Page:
AdNET has impressed the industry with its versatile nature, Richard Cook
When advertising agencies start to make claims about their own, rather
than their client’s computer systems, it is clear that something odd is
happening. When the computer clients themselves join in the praise it is
clear something is very strange indeed.
And yet that is the situation that Publicis finds itself in with its
AdNET system. Last week the agency picked up Hewlett-Packard’s pounds 20
million pan-European branding account (Campaign, 12 April). And Garth
Philips, advertisement manager at the relevant HP division, cited the
AdNET system as the deal clincher.
Versions of this apparently innovative system are in fact already used
by Coca-Cola and by M&C Saatchi and British Airways across 56 markets.
But what does it do, and is it really the wonder system Publicis thinks
The first thing to know is that AdNET’s functions are really very
simple. It replaces the fax-machine and e-mail - it means print and
broadcast ads can be transmitted in digital form around the network, and
it performs detailed project management tasks.
At the touch of a button a client or account handler anywhere within the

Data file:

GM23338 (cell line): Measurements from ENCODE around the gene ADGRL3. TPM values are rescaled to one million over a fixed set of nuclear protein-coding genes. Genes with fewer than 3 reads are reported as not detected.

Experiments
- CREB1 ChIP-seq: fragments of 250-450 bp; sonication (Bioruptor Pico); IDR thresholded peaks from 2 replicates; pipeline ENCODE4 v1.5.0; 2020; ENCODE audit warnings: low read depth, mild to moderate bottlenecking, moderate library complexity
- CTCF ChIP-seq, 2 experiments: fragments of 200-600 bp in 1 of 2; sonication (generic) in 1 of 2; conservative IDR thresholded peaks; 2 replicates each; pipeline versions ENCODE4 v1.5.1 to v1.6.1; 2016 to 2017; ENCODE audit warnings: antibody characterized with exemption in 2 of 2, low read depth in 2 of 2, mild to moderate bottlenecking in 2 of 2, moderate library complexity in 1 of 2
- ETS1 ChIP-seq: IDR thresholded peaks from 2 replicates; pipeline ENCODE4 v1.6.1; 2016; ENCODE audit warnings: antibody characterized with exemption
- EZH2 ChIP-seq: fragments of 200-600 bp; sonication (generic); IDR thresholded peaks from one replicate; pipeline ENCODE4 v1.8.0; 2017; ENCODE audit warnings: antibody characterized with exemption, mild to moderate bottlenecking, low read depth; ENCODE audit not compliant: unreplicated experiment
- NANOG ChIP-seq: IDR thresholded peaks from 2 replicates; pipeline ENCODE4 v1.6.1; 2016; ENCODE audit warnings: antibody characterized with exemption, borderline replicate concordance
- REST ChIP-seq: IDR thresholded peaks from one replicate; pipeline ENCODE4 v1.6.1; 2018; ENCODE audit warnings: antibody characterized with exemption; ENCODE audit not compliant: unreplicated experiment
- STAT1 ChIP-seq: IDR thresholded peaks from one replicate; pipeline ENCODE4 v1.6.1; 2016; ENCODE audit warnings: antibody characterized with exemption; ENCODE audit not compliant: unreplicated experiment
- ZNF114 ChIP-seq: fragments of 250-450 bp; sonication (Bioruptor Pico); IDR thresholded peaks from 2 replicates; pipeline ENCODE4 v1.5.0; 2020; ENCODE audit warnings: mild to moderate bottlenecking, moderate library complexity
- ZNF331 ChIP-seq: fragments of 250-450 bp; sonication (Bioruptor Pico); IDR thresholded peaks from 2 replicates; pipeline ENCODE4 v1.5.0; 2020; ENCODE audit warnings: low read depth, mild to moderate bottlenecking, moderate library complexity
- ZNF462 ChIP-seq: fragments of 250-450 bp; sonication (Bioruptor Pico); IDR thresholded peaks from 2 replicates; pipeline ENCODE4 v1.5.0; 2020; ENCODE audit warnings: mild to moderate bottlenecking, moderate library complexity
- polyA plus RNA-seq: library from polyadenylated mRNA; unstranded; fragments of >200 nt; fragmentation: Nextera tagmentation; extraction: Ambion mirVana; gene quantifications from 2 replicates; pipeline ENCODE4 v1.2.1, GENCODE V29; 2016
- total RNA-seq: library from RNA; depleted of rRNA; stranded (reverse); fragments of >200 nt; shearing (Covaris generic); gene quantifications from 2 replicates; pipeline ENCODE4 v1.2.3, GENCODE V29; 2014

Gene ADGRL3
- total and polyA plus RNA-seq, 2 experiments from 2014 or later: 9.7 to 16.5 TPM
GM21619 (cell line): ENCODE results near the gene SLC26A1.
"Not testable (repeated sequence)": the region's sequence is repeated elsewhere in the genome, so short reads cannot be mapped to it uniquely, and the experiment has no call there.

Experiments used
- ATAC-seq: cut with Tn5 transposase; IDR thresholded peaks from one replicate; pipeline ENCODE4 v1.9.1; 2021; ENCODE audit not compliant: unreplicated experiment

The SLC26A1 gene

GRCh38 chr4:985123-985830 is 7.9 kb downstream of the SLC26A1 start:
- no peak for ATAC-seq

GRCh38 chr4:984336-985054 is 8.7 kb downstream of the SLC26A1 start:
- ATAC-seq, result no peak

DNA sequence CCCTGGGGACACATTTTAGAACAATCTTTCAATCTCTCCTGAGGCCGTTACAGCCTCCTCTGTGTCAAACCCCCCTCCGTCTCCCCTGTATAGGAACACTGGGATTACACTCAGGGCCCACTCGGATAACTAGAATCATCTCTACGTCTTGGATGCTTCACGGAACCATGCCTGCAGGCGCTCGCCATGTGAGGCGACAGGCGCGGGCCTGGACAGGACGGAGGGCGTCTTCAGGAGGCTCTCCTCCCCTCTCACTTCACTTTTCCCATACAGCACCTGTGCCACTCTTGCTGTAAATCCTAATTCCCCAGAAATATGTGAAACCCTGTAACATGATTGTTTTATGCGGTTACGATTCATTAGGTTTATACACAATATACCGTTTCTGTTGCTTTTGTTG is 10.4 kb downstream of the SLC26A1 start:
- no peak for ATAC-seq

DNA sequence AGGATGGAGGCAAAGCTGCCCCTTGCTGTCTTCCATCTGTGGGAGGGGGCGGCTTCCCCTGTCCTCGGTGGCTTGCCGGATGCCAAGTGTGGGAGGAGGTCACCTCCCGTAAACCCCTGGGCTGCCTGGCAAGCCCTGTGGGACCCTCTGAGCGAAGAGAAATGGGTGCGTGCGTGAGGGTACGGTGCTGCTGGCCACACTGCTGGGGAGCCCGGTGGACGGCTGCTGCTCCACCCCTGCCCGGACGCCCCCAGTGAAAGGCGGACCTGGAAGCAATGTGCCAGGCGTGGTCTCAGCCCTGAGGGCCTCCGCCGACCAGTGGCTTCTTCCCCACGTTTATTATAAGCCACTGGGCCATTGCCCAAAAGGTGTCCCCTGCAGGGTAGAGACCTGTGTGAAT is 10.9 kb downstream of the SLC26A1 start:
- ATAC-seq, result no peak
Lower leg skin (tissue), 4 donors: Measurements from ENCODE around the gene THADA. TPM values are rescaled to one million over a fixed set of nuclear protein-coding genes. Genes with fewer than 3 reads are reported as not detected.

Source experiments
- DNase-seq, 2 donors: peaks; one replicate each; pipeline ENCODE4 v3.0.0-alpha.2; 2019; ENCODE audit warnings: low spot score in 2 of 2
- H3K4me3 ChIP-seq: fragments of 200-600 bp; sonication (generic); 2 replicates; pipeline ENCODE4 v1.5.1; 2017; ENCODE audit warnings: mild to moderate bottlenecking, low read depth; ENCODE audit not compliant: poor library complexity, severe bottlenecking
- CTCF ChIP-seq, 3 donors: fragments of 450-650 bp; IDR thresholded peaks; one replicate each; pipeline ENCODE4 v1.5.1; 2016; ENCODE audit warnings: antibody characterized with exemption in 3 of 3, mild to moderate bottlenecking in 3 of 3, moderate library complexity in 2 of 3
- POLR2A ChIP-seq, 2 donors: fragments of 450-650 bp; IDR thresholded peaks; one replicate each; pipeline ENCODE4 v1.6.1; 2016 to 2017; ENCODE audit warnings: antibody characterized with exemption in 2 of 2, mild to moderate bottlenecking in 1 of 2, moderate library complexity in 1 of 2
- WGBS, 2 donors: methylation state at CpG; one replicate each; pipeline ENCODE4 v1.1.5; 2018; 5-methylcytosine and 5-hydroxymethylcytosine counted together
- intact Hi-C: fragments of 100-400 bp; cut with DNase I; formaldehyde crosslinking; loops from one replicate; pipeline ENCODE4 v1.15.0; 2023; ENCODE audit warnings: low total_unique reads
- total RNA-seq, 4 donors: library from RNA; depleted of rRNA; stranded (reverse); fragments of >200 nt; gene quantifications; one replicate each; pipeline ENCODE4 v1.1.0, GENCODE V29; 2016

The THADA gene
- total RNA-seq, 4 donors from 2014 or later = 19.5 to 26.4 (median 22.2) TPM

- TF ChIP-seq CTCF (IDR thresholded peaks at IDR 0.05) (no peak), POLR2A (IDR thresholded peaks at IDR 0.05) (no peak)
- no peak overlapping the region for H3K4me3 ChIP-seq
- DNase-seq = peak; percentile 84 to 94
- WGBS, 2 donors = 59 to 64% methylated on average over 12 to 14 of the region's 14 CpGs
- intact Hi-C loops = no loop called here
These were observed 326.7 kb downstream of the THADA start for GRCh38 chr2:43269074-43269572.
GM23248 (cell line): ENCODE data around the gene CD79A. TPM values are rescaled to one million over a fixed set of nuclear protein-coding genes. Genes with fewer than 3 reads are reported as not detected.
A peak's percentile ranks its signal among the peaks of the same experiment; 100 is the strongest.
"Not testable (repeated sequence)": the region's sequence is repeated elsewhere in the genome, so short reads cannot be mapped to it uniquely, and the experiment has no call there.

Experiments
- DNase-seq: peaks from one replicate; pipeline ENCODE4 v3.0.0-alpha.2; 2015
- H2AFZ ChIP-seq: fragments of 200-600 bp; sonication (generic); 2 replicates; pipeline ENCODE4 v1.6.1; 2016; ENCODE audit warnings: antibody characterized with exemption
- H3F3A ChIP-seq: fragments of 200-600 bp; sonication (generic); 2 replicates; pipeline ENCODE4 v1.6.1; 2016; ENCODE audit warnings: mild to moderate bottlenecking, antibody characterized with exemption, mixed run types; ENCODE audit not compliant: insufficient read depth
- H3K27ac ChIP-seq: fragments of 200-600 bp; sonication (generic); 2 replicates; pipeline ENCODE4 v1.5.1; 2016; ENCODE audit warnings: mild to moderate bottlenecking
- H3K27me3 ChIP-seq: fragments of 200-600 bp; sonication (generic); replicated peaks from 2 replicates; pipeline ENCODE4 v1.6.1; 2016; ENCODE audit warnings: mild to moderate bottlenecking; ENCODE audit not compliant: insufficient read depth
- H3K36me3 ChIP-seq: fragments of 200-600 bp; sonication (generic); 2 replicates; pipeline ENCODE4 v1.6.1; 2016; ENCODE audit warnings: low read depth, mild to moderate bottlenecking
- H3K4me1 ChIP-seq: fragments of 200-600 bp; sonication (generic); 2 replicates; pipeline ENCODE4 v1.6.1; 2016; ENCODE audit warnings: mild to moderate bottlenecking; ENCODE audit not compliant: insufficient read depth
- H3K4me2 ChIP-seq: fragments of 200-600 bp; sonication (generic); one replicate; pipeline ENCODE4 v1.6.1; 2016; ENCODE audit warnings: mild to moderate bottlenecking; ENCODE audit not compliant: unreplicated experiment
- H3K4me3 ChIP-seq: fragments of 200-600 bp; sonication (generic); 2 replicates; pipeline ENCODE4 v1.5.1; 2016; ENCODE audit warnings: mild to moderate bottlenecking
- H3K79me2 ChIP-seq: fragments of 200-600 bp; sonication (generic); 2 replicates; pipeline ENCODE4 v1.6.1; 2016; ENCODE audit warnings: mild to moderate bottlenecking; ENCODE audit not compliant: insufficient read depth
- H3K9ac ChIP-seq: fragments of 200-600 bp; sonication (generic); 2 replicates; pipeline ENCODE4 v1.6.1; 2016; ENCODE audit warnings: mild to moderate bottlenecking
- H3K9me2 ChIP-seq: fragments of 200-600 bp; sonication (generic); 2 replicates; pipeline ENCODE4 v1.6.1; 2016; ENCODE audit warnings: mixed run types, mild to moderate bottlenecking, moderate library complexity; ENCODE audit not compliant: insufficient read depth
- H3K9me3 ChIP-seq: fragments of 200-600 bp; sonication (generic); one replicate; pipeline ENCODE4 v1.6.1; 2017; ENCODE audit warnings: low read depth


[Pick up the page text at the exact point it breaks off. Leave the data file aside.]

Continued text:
network can call up the brief, the storyboard, versions of the ad, or
the finished product. They can find out at what stage the commercial has
been left, they can call up media-spend data or they can access
production cost summaries. And that’s it. It won’t sing or tap-dance
across the table. It just makes it easier, for example, for local teams
to tailor multinational ads for their own markets, or for the client to
know exactly how the timetable for its campaign is working out.
‘The fact of the matter is that we could use a version of the system for
almost any account,’ Tim Keogh, a Publicis account director, says. ‘But
because international accounts can be so complicated it works much
better with them. The admin efficiencies can be considerable. It’s
incredible, for example, just how much time is lost by people standing
around the fax machine.’
If that doesn’t sound like the white heat of a technological revolution,
that’s the point about AdNET - there’s actually nothing particularly
avant garde about the software, based on Lotus Notes. What is unusual is
how well it has been adapted to the requirements of an international ad
Keogh says there are no plans to license the system, and while M&C
Saatchi uses it on the British Airways business it handles with
Publicis, there is no suggestion that this co-operation will extend to
other M&C Saatchi clients.